HY-TECH RESEARCH CORPORATION
104 Centre Court
Radford, VA 24141
Phone:
PI:
Topic#:
(540) 639-4019
Edward J. Yadlowsky, PhD
BMDO 98-001
Title: Development of a Soft X-ray Laser At 45 A Using A Z-Pinch Discharge To Photopump A1 XII With Si XIII
Abstract: The broad applicability of soft x-ray lasers to metallurgy, dense plasma diagnostics, nano/micro lithography, study of biological cells, and directed energy weapons has prompted a widespread search for lasing media. Gain has been demonstrated in plasma Droduced by large high Dower optical laser systems and pulse power Z pinch systems or in smaller capillary discharges which have a limited energy output. The resonant photo excitation of helium like A1 ions by helium like Si ions is proposed to generate soft x-rays at 45 A. A novel technique will be used to generate the required two component plasma using a pulse power discharge. A coaxial geometry will be used to efficiently pump the A1 lasant surrounding the Si pump. This geometry is expected to reduce requirements on the pulse power system making low cost soft x-ray lasers possible.

RADIANT RESEARCH, INC.
9430 Research Blvd., Echelon IV,Suite 305
Austin, TX 78759

Phone:
PI:
Topic#:
(512) 338-4521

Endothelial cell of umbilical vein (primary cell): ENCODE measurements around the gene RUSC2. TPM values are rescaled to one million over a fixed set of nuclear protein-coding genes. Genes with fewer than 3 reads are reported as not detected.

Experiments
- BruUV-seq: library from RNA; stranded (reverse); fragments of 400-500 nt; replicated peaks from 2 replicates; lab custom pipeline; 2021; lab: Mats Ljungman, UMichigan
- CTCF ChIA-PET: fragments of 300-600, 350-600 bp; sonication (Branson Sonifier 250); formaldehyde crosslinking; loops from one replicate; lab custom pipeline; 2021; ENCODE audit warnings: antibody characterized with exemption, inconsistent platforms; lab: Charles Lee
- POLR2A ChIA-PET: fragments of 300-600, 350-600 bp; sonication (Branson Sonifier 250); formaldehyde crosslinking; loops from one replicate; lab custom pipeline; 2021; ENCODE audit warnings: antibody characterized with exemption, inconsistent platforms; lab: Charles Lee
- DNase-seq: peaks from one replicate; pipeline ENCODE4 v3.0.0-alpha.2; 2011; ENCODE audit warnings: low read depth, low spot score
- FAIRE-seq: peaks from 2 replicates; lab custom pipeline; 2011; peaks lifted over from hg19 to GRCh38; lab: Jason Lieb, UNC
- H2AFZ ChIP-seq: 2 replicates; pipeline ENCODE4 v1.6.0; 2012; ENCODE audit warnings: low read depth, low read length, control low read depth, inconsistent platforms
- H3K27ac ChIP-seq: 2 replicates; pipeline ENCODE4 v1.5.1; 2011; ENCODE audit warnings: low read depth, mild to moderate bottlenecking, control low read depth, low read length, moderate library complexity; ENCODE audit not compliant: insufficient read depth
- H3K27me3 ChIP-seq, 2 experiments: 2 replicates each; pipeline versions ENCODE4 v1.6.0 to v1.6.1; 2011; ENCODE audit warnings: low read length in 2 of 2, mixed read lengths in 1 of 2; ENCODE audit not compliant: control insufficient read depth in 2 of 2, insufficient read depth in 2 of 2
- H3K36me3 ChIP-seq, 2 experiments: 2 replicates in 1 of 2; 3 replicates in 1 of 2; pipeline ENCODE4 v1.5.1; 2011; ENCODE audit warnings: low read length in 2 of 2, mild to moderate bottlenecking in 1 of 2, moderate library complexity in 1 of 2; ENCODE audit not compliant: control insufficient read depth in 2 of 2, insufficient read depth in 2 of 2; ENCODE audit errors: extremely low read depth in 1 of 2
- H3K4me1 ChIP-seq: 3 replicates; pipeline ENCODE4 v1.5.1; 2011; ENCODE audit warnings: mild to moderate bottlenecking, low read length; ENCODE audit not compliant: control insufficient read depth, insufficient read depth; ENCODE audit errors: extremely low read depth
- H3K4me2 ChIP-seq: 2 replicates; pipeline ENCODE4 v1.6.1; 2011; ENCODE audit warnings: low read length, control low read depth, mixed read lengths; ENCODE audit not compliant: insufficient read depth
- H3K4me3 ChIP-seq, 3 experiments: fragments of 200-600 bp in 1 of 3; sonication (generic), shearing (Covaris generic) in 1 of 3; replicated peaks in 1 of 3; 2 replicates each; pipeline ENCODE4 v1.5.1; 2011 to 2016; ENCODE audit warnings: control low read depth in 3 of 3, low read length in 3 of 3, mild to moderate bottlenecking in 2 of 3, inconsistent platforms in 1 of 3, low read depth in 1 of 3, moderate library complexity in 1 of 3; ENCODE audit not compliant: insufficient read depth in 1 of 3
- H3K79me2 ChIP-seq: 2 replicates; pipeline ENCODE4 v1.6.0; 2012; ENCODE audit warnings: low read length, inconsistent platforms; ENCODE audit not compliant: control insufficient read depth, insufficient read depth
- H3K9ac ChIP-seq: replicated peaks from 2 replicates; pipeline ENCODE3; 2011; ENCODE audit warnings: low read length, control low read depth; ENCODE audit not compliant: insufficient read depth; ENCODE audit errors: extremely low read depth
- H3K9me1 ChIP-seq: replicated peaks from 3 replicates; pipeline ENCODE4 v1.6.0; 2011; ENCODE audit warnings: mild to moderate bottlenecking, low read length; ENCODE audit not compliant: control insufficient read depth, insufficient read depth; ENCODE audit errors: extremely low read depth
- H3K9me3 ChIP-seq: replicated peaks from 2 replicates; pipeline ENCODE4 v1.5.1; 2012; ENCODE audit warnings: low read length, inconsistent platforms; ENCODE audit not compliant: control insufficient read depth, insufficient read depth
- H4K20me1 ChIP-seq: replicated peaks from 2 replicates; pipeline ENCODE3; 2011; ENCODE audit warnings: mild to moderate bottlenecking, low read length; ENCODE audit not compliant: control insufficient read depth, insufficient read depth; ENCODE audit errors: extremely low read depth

Jeffery J. Maki
BMDO 98-003
Title: Molecular-Chirality Sensor using an Electro-Optic-Polymer-Based Circular-Polarization Modulator
Abstract: The proposed innovation is a miniaturized circular-polarization-state (CPS) modulator for producing a laser beam that alternates in time between left- and right-hand-circular (LHC/RHC) states of polarization, which would replace bulky photoelastic, liquid-crystal, and inorganic-crystal polarization modulators. Innovative is its use of a single-mode polymer waveguide with a controllable amount of birefringence, via the electro-optic effect, to adjust the polarization state of a laser beam. It has a very small mass, low power consumption, and very compact size. Other desirable attributes are its use of no moving parts, no expensive birefringent crystals (e.g., calcite), low voltages (~10 V), and a single high-speed driving-voltage source. Furthermore, it can operate at arbitrary speeds up to 101s of GHz and has an adjustable wavelength of operation (i.e., 700-1600 nm). The innovation will form the central portion of sensors for detecting chirality. A signature of chirality is natural optical activity, where light passing through chiral materials exhibits circular dichroism and optical rotatory dispersion. Related effects can also occur in reflected light, where for instance the magnitude of the reflectivity can be different for LHC and RHC light. Most biological material is chiral. Thus the proposed modulator would aid in target recognition, since a remote sensor based upon it would be able to discern biological materials from typically achiral man-made materials used in camouflage. Key to detecting chirality is a source of both LHC and RHC light of high purity, which the proposed innovation provides.